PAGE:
Tuberculosis (TB) has emerged as the single leading cause of death, from any infectious agent, and has continued to be a major public health problem all over the world. Of over 14 million cases worldwide reported by the world health organization (WHO) in 2008, Nigeria, ranked the fifth in terms of incidence. Attempt to deal with the problem of disease led to the development of directly observed treatment short course (DOTS) by WHO in 1995. In Nigeria DOTS has been implemented in all the states and local government areas in the country and, 3000 DOTS centers have been operating across the country since 2006 TB typically affects the lungs, but it can also affect other parts of the body, including the kidney, spine and brain. Individuals with active TB disease however, are sick and may also be able to transmit the bacteria to others.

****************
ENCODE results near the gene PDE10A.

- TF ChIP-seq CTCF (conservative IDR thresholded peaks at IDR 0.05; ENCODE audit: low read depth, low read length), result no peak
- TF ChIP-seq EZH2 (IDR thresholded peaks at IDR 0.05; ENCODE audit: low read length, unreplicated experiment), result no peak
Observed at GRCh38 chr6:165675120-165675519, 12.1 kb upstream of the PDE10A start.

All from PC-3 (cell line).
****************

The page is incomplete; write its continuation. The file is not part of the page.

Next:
Tuberculosis is caused by a type of bacterium called "Mycobacterium tuberculosis". It spreads when a person with TB disease in their lungs, coughs or sneezes and someone else inhales the droplets, which contain TB bacteria.
Although the body can harbour the bacteria that causes tuberculosis, the immune system usually can prevent one from becoming sick. For reasons, doctors made a distinction between: Active TB and Latent TB
- Spinal pain
- Joint damage
- Swelling of membrane that covers the brain
- Liver or kidney problems
- Heart disorder
National Tuberculosis and Leprosy Training Center was established to provide patients infected with Tuberculosis the best possible care.
National Tuberculosis and Leprosy Training Center was established to educate staff and the general public about Tuberculosis and how to stay safe from been infected.
National Tuberculosis and Leprosy Training Center was established to carry out research on how to stop the spread of TB.
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